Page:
• For-profit taxpayers lost the deduction for providing these benefits.
  • The corresponding law for tax-exempt organizations created unrelated taxable income equal to the cost of providing excluded benefits.
The TCJA was passed mid-December 2017 and went into effect January 1, 2018, which gave little warning to businesses or tax-exempt organizations to allow for planning.  The amount of qualified transportation benefits excluded from employee benefits is indexed annually. The excluded amount is based upon the fair value of benefits provided.  The employer excluded deduction and unrelated business income addition are both based on the cost of providing the excluded employee benefits. Some of the questions answered by Notice 2018-99 and the earlier Publication 15B, include:
  • If the employer provides qualified transportation benefits to employees through a qualified salary reduction plan, is the salary deductible to the employer? Do benefits create UBI to the tax-exempt employer?
  • What is the indexed amount employees may exclude from taxable income in 2019?
  • What is the consequence of an employer providing qualified transportation benefits to employees where the cost exceeds the annual indexed amount allowed to be excluded from employee compensation?
  • How should employers determine the cost of providing parking in lots owned by the employer when parking is free to customers, the public and employees?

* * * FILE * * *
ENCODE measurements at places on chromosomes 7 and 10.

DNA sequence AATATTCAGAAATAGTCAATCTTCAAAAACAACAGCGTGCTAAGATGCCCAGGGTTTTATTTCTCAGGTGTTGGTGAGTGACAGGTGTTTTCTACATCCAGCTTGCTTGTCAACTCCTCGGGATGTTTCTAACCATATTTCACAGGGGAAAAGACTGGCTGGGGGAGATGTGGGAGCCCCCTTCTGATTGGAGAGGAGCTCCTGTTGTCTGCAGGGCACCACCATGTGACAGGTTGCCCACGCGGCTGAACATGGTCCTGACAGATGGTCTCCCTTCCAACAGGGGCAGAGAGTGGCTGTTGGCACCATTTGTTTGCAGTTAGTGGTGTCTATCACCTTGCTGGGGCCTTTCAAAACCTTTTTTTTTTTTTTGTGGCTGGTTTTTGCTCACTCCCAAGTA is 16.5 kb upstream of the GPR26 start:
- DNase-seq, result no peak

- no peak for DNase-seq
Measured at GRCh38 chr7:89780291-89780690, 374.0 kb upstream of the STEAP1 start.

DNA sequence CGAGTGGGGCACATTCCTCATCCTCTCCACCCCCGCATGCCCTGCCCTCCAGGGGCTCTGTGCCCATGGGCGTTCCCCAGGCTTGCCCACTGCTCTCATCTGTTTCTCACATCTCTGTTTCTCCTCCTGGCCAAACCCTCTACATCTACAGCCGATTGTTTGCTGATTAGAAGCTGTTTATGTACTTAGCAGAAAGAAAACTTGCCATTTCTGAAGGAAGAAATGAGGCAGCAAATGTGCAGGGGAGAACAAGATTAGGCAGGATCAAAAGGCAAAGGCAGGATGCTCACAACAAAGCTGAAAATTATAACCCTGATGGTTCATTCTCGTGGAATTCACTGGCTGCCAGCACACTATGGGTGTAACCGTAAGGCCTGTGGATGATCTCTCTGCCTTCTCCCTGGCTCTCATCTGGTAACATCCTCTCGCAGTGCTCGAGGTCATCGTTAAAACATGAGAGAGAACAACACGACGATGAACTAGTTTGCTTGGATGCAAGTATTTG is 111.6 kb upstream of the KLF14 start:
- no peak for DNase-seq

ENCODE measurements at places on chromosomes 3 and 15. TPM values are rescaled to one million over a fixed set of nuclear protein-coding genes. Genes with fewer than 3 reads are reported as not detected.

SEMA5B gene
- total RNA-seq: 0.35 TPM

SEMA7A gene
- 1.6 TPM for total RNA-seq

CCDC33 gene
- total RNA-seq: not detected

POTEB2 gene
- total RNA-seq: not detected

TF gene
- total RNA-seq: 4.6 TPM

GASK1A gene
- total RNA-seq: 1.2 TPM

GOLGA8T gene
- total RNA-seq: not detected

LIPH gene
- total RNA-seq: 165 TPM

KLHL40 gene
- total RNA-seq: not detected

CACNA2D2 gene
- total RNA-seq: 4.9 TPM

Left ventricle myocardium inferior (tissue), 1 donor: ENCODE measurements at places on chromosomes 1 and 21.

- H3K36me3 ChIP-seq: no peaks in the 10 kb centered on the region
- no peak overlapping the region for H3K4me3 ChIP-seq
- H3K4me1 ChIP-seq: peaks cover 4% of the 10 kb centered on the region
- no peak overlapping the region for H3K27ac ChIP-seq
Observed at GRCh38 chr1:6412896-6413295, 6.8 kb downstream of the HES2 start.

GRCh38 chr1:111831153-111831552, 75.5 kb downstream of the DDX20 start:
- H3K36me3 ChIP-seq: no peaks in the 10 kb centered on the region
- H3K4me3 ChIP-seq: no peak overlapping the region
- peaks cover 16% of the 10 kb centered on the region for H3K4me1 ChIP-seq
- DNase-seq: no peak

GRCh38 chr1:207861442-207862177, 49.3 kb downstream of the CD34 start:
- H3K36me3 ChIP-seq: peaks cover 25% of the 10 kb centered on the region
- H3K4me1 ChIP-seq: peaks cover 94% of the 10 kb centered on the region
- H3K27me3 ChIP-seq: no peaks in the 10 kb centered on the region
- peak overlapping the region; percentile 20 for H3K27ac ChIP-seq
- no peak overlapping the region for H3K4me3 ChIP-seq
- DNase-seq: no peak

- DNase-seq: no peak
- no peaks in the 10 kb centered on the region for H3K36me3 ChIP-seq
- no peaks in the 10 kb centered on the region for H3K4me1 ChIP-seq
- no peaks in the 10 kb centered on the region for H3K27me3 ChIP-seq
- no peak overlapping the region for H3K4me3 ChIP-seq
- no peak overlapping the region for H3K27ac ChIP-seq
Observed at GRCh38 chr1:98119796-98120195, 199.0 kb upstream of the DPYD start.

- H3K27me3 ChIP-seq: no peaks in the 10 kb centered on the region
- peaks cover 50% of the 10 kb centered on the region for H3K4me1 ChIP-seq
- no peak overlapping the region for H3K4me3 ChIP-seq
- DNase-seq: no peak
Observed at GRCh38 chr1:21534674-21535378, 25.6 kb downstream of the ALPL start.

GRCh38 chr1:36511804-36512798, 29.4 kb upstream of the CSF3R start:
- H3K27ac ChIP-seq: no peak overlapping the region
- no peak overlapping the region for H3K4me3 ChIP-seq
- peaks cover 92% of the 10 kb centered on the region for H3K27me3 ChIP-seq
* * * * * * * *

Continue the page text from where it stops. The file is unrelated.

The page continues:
• How should the employer determine the cost of providing parking in lots included in the lease of a building and which includes parking for customers, and employees?
  • Given the uncertainty in implementing the new law, will the IRS provide relief of penalties for making estimated tax deposits?
Publication 15B, issued earlier in 2018, clarified it makes no difference if an employer provides qualified transportation benefits directly or by allowing employees to use a qualified salary reduction plan to pay for benefits. The benefit would be non-deductible to a taxpaying employer.  Because these costs would be non-deductible to a taxable employer, the same costs create unrelated business income to a tax-exempt employer. The question of determining the costs paid or incurred in providing qualifying transportation benefits is complicated and nuanced.  IRS Notice 2018-99, although helpful, also specifically states Treasury will provide additional clarifying Regulations superseding the Notice. Until Treasury issues such guidance, taxpayers may rely on this Notice.